Reacting strongly to persistent high inflation and the weak dollar, the Federal Reserve Board yesterday raised its discount rate to a record 8.5 percent.

It was the sixth increase this year in the rate the nation's central bank charges its member banks for loan.

Analysts said the increase signals further moves by the Federal Reserve to raise other interest rates in its fight against inflation.

The Fed action came as many of the nation's major banks were raising their prime rates to 10 percent. This is the interest they charge their best corporate borrowers for short-term loans.

It also came shortly after an unexpected spurt in food price inflation in September. Food prices, which rose sharply in the first six months of the year, had declined in July and August.

Two of the seven Federal Reserve Board governors dissented from yesterday's decision, including the newest member, Nancy Teeters.

Teeters said in an interview after yesterday's action that interest rates "are high enough. There is a limit to how far fiscal policy and monetary policy can go," in fighting inflation.

Teeters, former chief economist for the House Budget Committee, was sworn in last month as the first female Fed governor. She said the board has pushed interest rates so high that there could be a detrimental effect on economic growth.

Many administration economists also are worried the Fed is pushing up interest rates so fast that the economic expansion could be choked off and a recession could ensue.

The Fed also is trying to keep interest rates higher here than abroad. That should encourage foreigners to invest funds in the United States and some domestic borrowers to get their loans abroad. Both actions would strengthen the dollar.

Federal Reserve Board Chairman G. William Miller, who was unavailable for comment yesterday, has conceded that as long as the burden of fighting inflation rests solely on monetary policy there is a strong risk that a recession could be triggered. He has called on President Carter to institute a program to hold down wage and price increases.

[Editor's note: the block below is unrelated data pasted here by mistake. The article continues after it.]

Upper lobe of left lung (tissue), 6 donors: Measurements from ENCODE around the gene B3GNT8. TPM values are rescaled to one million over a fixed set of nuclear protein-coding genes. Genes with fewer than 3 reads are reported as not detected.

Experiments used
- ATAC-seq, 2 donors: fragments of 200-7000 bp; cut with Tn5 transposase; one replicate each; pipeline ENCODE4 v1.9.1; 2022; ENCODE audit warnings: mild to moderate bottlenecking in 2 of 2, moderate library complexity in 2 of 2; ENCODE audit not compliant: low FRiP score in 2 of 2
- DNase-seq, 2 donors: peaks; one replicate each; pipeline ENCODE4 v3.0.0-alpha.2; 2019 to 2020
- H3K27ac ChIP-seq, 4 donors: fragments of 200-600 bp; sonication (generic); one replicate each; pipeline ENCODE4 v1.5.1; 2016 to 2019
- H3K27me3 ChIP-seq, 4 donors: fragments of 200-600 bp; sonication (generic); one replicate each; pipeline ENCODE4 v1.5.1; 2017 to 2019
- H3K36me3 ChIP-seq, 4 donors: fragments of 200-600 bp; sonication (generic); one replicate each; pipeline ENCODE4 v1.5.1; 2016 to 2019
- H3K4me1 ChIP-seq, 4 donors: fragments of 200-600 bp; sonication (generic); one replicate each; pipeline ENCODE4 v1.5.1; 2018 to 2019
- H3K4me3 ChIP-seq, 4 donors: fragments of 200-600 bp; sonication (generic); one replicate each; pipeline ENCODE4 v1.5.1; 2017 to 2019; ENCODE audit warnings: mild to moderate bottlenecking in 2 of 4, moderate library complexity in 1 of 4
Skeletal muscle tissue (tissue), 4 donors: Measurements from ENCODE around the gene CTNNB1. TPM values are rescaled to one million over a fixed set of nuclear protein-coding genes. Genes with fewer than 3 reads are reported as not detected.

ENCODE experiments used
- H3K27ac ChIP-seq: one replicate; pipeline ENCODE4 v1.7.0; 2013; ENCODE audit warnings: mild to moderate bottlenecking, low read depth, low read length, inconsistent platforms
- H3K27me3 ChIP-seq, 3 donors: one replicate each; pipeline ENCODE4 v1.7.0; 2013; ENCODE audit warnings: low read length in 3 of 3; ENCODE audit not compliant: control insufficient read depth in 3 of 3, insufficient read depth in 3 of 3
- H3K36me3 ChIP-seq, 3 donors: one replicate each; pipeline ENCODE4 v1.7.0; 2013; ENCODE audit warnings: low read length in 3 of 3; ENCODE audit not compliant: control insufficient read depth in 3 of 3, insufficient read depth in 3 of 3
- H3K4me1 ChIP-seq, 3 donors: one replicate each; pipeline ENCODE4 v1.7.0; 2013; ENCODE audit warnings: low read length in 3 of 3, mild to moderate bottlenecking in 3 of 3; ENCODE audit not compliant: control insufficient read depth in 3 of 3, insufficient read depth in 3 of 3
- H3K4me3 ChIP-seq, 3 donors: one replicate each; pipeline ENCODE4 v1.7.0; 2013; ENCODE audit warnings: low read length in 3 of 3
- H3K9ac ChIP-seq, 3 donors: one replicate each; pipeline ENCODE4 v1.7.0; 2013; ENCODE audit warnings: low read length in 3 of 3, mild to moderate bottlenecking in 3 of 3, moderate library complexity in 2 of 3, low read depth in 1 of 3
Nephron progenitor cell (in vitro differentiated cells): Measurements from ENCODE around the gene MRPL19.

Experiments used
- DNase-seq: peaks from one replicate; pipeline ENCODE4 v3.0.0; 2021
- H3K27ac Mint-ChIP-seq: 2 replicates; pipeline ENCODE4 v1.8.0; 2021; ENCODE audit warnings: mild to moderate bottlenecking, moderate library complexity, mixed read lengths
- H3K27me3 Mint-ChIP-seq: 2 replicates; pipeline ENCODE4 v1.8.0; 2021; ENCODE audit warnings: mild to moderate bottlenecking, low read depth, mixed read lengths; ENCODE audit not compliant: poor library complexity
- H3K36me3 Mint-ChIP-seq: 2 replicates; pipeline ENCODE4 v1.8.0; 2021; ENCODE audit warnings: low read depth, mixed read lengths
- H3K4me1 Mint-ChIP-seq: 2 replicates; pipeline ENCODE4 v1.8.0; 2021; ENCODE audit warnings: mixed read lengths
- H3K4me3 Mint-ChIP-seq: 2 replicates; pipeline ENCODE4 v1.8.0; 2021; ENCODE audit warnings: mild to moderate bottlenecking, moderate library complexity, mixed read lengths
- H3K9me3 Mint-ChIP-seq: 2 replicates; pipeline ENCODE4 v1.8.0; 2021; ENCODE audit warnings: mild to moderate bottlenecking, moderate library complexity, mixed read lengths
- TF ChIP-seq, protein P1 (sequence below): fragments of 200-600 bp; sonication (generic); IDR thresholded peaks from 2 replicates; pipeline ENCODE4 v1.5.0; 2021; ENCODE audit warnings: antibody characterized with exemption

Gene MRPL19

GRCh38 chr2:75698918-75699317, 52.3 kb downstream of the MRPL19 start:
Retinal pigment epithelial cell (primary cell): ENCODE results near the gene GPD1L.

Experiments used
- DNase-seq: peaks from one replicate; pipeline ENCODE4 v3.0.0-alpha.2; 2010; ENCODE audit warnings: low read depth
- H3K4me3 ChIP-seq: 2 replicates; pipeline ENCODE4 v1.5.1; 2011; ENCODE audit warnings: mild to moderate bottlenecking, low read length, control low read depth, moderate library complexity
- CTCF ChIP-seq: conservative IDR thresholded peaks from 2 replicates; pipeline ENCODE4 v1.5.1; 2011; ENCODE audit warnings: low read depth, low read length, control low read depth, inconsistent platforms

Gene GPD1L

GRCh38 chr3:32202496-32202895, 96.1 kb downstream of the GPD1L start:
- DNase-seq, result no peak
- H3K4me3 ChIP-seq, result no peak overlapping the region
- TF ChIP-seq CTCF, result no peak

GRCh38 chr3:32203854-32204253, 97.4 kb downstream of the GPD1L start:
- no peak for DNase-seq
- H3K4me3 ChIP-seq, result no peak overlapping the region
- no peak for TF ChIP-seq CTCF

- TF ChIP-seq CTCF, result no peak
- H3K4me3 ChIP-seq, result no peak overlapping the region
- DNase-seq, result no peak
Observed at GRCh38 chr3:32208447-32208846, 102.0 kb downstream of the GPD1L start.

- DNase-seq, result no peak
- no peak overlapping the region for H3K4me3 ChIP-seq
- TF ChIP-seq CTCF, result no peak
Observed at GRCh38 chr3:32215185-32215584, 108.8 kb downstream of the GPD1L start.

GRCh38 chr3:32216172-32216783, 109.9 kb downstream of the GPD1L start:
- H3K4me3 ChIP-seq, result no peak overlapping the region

Carter's top economic advisers have been developing such a plan for months. The president is expected to unveil it soon.It is expected to include guidelines for wage and price increases.

Yesterday's action by the Federal Reserve only adds to the pressure on Carter to announce a tough program.

But the higher rates also will make it more difficult for the president to gain cooperation from organized labor in his new "voluntary" wage-price program. "The unions are already wild about high interest rates," one official observed. "This should make them even wilder."

In a speech last month, AFL-CIO President George Meany said voluntary guidelines are not acceptable to organized labor and wage increases are not responsible for the inflation in the economy. Meany specifically said Carter should do something about high interest rates, which increase the cost of borrowing and therefore, he said, the cost of doing business.

Meany said this week he would prefer mandatory controls to voluntary guidelines, which primarily focus on wages.

In announcing the increase yesterday, the Federal Reserve said the "action was taken to bring the discount rate into closer alignment with increased short-term interest rates, and in recognition of continued high inflation, the recent rapid rate of monetary expansion and current international financial conditions."